• Although Trump’s and Biden’s governing styles and policy details might differ, they both are rather symptoms of systemic changes in the U.S, not causes of them. So, notwithstanding the fact that president-elect Biden is more professional and less emotional than his predecessor, the overall course of the U.S.–China relations will hardly change. Some experts suggest that American containment strategy towards Russia and China will be more moderate as Biden is a multilateralist, and Trump was a unilateralist, but there won’t be any constructive dialogue with the two rising powers.

  • By 2035, the U.S.–China relations will become more challenging. There is a consensus inside the U.S on China, especially given that the latter will soon surpass the former. The core question for China is the possibility of compatible coexistence with the US.

  • The next U.S. President will try to consolidate the West, bringing Europe and Canada closer together along with other pro-Western countries and reestablishing the club of democracies. Biden wants to restore transatlantic ties as a tool to exert collective pressure on rivals. In case he succeeds, deterioration of the world situation as a whole is inevitable.

  • Geopolitically, the US is pushing forward the Quad-plus mechanism and is fully engaged in the competition of narratives with China. Biden’s term will be critical to determine how this trend may develop further. It is unlikely that his approach will be milder than Trump’s. Some experts expect a Cold-war-style confrontation as Biden is building coalition of democracies to counterbalance China. The U.S.–China dynamics are very complex and increasingly confrontational.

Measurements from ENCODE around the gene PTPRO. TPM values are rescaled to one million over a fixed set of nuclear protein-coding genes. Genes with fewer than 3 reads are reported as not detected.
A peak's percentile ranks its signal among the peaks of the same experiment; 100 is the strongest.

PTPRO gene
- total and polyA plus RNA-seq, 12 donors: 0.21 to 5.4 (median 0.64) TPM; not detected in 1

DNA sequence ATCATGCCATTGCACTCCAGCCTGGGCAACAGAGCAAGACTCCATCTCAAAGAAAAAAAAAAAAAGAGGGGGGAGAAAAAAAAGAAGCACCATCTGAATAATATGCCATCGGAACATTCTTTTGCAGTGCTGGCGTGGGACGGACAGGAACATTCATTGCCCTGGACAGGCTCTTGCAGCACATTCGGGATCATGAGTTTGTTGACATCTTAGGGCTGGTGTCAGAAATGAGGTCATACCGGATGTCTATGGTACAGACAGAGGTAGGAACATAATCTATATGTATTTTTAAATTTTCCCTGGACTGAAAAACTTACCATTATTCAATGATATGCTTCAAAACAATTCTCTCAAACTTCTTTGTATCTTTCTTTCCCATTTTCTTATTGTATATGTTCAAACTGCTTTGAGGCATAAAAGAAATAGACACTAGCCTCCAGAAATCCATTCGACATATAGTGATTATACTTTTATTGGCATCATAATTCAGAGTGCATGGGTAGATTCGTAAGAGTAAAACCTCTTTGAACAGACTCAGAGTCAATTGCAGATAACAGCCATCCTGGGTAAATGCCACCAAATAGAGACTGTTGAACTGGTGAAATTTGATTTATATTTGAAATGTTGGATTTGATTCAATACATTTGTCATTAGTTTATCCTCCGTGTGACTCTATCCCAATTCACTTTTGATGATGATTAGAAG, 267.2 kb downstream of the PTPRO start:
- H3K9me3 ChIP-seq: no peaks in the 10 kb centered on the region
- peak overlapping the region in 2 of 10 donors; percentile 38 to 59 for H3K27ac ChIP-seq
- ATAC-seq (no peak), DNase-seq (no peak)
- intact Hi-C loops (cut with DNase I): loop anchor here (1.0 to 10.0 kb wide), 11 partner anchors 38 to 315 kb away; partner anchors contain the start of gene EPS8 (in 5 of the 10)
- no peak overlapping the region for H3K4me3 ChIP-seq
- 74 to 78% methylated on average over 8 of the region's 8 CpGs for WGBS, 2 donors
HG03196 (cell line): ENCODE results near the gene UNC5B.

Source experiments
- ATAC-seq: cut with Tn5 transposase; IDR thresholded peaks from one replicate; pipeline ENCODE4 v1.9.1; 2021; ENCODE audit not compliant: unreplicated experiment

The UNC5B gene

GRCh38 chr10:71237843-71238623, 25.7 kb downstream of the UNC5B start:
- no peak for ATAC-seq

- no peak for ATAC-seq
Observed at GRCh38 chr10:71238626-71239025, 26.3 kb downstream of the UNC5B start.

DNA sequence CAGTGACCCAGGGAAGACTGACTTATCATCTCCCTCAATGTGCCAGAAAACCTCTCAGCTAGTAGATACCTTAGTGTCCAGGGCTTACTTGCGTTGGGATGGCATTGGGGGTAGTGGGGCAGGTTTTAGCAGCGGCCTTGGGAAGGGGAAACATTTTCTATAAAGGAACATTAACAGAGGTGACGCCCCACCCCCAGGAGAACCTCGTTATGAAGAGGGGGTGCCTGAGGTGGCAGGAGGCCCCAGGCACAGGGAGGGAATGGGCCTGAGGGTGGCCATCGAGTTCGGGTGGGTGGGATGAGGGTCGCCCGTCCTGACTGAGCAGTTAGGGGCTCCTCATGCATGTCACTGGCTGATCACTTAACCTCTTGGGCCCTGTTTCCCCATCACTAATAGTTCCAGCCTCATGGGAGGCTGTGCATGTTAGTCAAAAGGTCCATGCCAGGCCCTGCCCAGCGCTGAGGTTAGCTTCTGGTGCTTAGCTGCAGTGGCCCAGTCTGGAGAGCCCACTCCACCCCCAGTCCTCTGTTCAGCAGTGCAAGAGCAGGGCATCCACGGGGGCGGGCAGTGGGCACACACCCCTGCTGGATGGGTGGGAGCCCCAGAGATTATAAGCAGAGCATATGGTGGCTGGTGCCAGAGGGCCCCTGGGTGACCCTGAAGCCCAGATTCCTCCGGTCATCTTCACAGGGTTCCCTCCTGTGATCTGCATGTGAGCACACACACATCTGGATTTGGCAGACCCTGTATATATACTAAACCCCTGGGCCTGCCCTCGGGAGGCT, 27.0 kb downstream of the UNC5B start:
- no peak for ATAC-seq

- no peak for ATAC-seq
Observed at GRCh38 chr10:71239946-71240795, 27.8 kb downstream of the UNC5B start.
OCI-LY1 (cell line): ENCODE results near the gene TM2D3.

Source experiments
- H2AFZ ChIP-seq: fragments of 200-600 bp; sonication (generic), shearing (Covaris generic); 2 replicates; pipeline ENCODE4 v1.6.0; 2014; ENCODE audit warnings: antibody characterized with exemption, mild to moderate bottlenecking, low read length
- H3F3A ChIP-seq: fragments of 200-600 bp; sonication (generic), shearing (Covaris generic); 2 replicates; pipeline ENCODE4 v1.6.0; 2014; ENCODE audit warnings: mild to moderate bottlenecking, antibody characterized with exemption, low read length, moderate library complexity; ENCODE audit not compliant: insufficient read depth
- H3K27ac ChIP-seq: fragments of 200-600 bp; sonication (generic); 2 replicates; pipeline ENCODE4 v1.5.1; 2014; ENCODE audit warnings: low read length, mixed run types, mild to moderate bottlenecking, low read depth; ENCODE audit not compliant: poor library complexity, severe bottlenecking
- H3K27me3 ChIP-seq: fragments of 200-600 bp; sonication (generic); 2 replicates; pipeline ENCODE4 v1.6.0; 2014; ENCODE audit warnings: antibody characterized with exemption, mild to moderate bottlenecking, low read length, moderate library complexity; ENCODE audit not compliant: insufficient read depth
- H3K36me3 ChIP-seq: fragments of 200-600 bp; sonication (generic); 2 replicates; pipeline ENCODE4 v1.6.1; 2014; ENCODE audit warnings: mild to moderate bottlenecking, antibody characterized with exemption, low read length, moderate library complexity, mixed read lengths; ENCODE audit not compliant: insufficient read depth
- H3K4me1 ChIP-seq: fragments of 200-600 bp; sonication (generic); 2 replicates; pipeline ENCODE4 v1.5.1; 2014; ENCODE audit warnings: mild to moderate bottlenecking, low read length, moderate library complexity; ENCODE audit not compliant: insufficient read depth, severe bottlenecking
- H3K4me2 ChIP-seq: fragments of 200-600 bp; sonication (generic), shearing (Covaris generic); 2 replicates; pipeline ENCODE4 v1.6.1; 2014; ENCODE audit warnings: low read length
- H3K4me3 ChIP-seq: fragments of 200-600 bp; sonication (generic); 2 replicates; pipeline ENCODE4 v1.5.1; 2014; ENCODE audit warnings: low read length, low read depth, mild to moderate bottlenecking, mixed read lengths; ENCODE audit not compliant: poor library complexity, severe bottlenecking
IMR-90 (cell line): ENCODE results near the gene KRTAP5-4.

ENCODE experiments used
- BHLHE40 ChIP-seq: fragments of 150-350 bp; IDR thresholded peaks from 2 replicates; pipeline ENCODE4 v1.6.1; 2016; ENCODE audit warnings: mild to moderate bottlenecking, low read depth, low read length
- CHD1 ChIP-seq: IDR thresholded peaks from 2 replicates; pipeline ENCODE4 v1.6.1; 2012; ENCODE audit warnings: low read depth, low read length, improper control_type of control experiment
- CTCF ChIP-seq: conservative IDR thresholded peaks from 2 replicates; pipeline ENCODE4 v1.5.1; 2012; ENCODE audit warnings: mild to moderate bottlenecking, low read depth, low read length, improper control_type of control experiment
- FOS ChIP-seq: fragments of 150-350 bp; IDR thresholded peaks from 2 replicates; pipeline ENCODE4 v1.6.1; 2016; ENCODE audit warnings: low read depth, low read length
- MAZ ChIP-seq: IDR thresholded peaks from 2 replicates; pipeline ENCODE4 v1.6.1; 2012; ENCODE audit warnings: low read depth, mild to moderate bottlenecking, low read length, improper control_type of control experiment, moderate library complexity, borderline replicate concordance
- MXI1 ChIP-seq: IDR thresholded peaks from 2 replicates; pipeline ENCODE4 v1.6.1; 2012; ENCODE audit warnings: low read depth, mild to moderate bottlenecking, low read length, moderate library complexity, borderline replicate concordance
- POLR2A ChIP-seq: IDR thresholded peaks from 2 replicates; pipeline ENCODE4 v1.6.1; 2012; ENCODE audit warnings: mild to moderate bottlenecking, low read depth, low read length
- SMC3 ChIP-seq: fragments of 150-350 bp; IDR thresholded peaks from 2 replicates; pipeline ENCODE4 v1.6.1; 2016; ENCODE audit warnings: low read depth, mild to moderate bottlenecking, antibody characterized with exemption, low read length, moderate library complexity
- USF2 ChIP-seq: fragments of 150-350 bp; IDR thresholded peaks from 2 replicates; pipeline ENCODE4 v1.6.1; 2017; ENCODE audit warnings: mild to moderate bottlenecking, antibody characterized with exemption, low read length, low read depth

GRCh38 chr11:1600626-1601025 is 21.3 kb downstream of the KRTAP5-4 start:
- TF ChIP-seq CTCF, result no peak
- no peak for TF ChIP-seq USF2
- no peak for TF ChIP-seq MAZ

Russia–China partnership

  • Russia and China are both seen by the West as revisionist powers. There is no military alliance between them. Moreover, potential of the bilateral relations is not fully realized (in the spheres of human capital, economy, military cooperation). Even if Biden would take a milder approach towards China, Moscow–Beijing partnership will remain long-lasting as it is based on long-term interests. However, some experts believe that Russia and the U.S. may have reasons to cooperate in the future in order to contain China because of China’s growth.

  • There may be divergences between Russia and China, e.g. in Central Asia, because of the power distribution among them.

  • If the newly consolidated West speaks with one voice, will other countries be able to consolidate an alternative voice? Moscow and Beijing’s task is to prove that it is possible. What their common voice will be actually saying needs to be discussed more often through various non-Western platforms. Russia and China both play important roles in structuring modern elites, but in different ways. While China seems to have a very clear understanding of the desired construction of international institutions, Russia has not articulated its vision yet.

  • Russia and China should work together to bring India closer as well as to build stronger ties in Africa to promote a common vision of the international order.

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Poll conducted

  1. In your opinion, what are the US long-term goals for Russia?
    U.S. wants to establish partnership relations with Russia on condition that it meets the U.S. requirements  
     33 (31%)
    U.S. wants to deter Russia’s military and political activity  
     30 (28%)
    U.S. wants to dissolve Russia  
     24 (22%)
    U.S. wants to establish alliance relations with Russia under the US conditions to rival China  
     21 (19%)